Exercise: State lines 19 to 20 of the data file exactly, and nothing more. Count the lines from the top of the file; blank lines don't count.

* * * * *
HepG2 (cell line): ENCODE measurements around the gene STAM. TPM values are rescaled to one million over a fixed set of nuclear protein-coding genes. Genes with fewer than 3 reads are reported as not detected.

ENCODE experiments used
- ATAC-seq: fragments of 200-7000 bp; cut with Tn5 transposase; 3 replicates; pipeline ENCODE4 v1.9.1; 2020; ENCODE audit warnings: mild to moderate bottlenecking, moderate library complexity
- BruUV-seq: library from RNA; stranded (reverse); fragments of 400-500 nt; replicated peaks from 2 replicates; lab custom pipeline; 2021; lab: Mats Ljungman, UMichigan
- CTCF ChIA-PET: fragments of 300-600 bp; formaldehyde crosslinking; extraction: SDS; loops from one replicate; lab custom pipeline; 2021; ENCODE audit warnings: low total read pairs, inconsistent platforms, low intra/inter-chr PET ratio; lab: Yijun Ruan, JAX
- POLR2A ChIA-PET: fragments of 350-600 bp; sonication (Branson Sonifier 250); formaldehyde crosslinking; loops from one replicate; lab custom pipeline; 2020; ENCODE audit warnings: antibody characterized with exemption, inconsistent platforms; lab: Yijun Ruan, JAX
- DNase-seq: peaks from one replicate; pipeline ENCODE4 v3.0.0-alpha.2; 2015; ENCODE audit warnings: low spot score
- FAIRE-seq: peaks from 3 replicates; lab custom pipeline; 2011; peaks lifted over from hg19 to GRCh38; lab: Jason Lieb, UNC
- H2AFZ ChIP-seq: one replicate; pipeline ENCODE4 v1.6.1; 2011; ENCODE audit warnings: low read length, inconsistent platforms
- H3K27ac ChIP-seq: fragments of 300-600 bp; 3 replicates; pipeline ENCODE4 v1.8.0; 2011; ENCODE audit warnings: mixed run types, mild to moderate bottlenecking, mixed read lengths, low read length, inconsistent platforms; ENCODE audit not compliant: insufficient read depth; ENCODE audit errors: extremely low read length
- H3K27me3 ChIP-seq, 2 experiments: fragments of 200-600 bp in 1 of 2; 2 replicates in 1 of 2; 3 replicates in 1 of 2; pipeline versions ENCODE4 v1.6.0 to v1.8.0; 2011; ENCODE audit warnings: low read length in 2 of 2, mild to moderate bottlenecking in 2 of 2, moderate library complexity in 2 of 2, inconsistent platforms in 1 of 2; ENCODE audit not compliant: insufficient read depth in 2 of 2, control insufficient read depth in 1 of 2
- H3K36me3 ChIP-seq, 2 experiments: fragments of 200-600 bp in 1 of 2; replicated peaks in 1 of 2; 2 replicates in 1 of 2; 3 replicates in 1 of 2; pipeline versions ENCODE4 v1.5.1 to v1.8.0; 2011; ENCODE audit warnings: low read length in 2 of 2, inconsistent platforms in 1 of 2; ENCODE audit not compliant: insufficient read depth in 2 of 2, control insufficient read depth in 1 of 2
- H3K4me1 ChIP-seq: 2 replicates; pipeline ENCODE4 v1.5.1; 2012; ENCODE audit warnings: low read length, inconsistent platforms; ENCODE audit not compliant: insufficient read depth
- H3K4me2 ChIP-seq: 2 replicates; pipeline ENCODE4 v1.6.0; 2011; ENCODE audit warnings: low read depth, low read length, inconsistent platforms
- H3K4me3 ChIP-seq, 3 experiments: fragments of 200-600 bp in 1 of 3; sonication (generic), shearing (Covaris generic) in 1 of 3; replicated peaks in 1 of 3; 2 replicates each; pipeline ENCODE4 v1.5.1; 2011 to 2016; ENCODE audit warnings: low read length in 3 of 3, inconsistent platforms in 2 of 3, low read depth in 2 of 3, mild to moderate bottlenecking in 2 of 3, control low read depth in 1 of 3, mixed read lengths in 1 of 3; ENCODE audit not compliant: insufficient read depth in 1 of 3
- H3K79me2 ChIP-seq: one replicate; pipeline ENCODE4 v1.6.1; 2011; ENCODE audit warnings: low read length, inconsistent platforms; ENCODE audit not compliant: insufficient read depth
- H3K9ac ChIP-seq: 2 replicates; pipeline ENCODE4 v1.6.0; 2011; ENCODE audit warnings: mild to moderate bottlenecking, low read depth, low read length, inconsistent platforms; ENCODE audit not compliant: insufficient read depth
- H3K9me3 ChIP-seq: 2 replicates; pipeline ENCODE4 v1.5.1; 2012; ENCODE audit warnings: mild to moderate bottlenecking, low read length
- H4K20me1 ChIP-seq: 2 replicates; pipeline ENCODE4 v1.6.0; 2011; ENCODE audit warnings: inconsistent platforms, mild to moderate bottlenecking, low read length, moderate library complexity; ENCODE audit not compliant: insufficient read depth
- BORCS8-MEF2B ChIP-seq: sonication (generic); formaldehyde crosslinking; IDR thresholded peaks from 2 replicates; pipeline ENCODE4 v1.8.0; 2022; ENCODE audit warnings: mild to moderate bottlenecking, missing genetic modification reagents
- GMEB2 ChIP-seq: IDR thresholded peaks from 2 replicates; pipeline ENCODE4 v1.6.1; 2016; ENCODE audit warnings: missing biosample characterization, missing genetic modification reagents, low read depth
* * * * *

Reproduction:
- H4K20me1 ChIP-seq: 2 replicates; pipeline ENCODE4 v1.6.0; 2011; ENCODE audit warnings: inconsistent platforms, mild to moderate bottlenecking, low read length, moderate library complexity; ENCODE audit not compliant: insufficient read depth
- BORCS8-MEF2B ChIP-seq: sonication (generic); formaldehyde crosslinking; IDR thresholded peaks from 2 replicates; pipeline ENCODE4 v1.8.0; 2022; ENCODE audit warnings: mild to moderate bottlenecking, missing genetic modification reagents